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(Yomei 1-kagetsu no hanayome) (Japan)

  Publicity Stills of
(Courtesy of Encore Films)

In Japanese with English & Chinese Subtitles
Director: Ryuichi Hiroki

Cast: Eita Nagayama, Nana Eikura, Akira Emoto, Ryûki Nishimoto, Satomi Tezuka
RunTime: 2 hrs 9 mins
Released By: Encore Films & GV
Rating: PG
Official Website: http://www.encorefilms.com/aprilbride/

Opening Day: 8 October 2009


This melodramatic Japanese tearjerker concerns a young woman who receives the most devastating news of her life: not only has she developed breast cancer, it is quickly metastasizing throughout her body and she has only a short time to live. Aware that the news will threaten to destroy her relationship with her boyfriend if he learns of it, she unsuccessfully attempts to conceal the information from him; he finds out anyway and plans to marry the girl despite her prognosis of only a month left to live.

Movie Review:

The very idea of a devoted boyfriend marrying his cancer-stricken girlfriend just before she passes away screams Japanese weepy, and indeed that’s exactly what "April Bride" is. Of course, if there is one thing that sets this movie apart from countless other such films the land of the rising sun is well known for, it would be that this is actually based on a true story.

Told first in a TV news segment and subsequently in a 2-hour TBS documentary, "April Bride" is the story of the radiantly beautiful and unfailingly cheerful Chie Nagashima who by a fortuitous mix-up meets the pleasantly handsome Taro. Soon after the couple are happily dating, Taro decides to take the next step forward by asking to meet Chie’s family (just her father, since her mother passed away when she was 10) and on that family visit hints to Chie of marriage.

Not long after he senses her reservations, Taro discovers that Chie has been diagnosed with breast cancer and undergoing chemotherapy for the past months. Despite Chie’s subsequent attempts to avoid him, Taro insists on staying by her side and promises not to let her condition change one bit of their love for each other. Yes, even before those wedding bells ring, Taro has to live out his upcoming wedding vow- 'to love and to hold, in good times and in bad, in sickness and in health'.

How Taro faithfully sticks by Chie’s hospital-bound days is recounted in great detail by director Ryuichi Hiroki. We see the couple exchange sweet-nothings, celebrate their special occasions, and finally take that final leap to matrimony- the pinnacle of their profound love for each other. All this while Taro endures countless rounds of treatment and eventually survives on painkillers to numb the pervasive pain.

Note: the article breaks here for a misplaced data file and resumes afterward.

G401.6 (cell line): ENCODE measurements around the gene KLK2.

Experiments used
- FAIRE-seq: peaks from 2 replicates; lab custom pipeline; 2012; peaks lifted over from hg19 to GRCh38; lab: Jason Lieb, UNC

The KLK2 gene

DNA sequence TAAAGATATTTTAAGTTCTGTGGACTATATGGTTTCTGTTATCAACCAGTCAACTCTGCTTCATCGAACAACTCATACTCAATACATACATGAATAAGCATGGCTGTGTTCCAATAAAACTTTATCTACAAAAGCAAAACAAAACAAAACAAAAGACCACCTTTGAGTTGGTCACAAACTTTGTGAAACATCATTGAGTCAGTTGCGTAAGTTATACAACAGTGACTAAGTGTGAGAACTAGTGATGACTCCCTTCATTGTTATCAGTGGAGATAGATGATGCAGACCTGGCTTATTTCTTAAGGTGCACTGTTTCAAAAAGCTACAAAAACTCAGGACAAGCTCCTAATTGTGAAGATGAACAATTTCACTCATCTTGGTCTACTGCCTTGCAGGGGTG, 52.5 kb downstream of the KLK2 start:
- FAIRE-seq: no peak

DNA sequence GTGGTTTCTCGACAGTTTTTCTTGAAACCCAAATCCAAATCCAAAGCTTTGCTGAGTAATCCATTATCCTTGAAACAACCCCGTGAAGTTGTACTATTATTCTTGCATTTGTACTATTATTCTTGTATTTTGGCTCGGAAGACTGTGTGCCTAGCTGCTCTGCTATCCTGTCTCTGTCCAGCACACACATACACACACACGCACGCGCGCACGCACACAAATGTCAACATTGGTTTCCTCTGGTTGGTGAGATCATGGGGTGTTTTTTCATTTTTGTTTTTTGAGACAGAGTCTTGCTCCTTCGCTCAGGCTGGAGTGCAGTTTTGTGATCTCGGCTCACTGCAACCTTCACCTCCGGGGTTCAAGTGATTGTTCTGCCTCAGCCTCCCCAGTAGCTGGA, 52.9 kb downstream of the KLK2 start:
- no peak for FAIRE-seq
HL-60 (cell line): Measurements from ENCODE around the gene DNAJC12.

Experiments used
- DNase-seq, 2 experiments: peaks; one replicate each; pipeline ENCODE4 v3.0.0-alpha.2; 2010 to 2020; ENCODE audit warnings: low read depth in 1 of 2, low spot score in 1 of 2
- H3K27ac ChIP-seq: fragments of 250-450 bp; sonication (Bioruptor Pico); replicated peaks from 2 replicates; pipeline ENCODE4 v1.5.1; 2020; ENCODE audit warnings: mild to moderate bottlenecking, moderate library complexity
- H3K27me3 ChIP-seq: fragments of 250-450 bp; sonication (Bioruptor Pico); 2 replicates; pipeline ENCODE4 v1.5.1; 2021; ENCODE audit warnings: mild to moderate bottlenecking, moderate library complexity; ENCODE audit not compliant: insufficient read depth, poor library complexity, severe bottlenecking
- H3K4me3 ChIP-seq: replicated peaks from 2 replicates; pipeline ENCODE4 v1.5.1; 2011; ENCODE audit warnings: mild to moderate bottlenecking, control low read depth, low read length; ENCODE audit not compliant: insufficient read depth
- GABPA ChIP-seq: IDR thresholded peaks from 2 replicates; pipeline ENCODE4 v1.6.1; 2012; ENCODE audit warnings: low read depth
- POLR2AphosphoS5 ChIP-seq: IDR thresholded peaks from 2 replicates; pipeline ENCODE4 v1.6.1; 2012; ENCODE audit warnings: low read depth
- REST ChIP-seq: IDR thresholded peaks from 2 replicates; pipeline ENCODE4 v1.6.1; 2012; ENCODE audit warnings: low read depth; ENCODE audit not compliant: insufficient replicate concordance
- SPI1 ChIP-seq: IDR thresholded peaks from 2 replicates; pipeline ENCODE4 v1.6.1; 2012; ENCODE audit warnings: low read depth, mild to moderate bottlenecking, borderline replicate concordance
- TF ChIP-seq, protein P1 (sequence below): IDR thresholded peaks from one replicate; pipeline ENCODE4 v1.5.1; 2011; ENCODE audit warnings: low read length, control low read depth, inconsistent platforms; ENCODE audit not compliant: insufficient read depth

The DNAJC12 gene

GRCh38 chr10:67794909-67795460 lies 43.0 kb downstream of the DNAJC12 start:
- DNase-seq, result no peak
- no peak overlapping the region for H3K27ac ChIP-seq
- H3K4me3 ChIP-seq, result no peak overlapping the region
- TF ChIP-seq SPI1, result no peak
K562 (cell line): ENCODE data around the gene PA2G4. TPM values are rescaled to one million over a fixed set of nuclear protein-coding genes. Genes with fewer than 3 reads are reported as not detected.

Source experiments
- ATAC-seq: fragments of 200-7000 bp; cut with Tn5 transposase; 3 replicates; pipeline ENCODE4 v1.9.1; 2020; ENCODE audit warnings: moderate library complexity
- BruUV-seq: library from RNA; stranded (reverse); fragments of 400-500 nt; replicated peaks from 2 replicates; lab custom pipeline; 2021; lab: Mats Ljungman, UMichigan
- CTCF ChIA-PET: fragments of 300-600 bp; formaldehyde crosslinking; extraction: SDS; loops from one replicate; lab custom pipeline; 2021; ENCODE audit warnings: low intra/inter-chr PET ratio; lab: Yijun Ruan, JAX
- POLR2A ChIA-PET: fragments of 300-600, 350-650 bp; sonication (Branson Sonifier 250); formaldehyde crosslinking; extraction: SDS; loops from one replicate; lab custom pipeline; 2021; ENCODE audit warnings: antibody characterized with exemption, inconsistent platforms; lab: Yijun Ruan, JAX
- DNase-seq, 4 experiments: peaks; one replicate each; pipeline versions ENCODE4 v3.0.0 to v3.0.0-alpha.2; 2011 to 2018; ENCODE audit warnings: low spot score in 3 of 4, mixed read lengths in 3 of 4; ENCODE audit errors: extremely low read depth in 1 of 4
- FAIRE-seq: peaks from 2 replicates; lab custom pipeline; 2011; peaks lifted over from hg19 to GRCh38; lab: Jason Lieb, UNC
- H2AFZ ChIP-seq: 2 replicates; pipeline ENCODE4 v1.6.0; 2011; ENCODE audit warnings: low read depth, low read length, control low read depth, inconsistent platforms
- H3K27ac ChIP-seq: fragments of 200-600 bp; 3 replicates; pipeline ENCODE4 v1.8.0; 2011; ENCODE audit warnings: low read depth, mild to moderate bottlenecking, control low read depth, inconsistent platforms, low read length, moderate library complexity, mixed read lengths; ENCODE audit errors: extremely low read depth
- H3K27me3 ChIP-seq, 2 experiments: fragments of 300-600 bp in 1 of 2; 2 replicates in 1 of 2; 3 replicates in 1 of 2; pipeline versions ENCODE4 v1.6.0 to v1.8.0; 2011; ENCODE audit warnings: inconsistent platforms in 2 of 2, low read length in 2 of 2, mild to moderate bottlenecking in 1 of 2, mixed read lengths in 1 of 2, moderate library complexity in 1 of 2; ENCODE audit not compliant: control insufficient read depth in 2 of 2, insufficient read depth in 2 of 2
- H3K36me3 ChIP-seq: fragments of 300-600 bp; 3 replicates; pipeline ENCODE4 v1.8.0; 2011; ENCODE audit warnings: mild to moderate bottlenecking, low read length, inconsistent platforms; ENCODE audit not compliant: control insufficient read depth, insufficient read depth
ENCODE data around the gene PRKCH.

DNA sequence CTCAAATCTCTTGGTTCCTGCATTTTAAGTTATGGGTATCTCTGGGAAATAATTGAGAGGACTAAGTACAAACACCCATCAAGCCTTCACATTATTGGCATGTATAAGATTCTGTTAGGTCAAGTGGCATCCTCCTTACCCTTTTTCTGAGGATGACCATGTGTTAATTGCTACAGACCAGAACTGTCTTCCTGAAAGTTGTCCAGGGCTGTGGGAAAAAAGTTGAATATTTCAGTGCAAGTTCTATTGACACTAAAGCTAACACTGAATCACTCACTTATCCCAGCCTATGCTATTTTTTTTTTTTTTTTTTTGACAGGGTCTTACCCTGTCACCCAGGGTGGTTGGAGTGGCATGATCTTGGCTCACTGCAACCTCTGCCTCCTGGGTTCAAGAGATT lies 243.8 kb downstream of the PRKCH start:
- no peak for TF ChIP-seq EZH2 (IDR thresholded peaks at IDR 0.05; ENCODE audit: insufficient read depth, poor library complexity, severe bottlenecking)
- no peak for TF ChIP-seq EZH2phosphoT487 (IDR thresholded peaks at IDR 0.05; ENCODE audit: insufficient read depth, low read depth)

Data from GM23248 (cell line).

Every one of these moments, whether unassuming or exceptional, are both heart-warming and heart-renching at the same time- heart-warming because of the zest for life Taro and Chie are determined to have despite Chie’s circumstance; and heart-renching because what happiness they share is always overshadowed by Chie’s impending passing. Credit goes to director Hiroki for not resorting to maudlin melodrama to milk the audience’s sympathy; instead his approach of the subject of death is unusually dignified, particularly for a film of this nature.

But Hiroki also has a habit of drawing out scenes past their welcome, such that "April Bride" does feel like an interminable affair in parts. There’s no doubt this 'lingering' approach does allow certain scenes (such as Chie’s final video message to Taro) to achieve greater emotional significance, but Hiroki’s gratuitous use of technique also considerably slows down the 129-min film especially where it could have been shorter and tighter.

The true stars of the film are indeed Nana Eikura and Eita, who play Chie and Taro respectively. Besides working their tearducts very hard, the pair give earnest, sincere performances, capturing beautifully the fears and vulnerabilities Chie and Taro would only naturally experience. Ditto for Akira Emoto and Satomi Tezuka, who play Taro’s stoic father and compassionate aunt- through their heartfelt acting, the ensemble cast pay a befitting tribute to the real-life characters they are portraying on-screen.

So too does "April Bride" honour the true-to-life story it tells- one of fortitude, of determination and of resolve to live and also to love. That fortitude, determination and resolve lies not just in Chie, but also in her partner Taro, for the undying love he displays towards her. Twice in the movie is Bette Midler’s "The Rose" played, its lyrics below:

"Some say love it is a river that drowns the tender reed
Some say love it is a razor that leaves your soul to bleed

Some say love it is a hunger, an endless aching need
I say love it is a flower and you it's only seed

It's the heart afraid of breaking that never learns to dance
It's the dream afraid of waking that never takes the chance
It's the one who won't be taken who cannot seem to give
And the soul afraid of dying that never learns to live

When the night has been too lonely and the road has been too long
And you think that love is only for the lucky and the strong
Just remember in the winter, far beneath the bitter snows
Lies the seed that with the sun's love
In the spring becomes the rose."

and its significance could not be more true- the truest, purest and most beautiful form of love is that forged through life’s harshest winters.

Movie Rating:

(Give it some time and patience and you’ll be rewarded with a life and love-affirming story guaranteed to move you)

Review by Gabriel Chong


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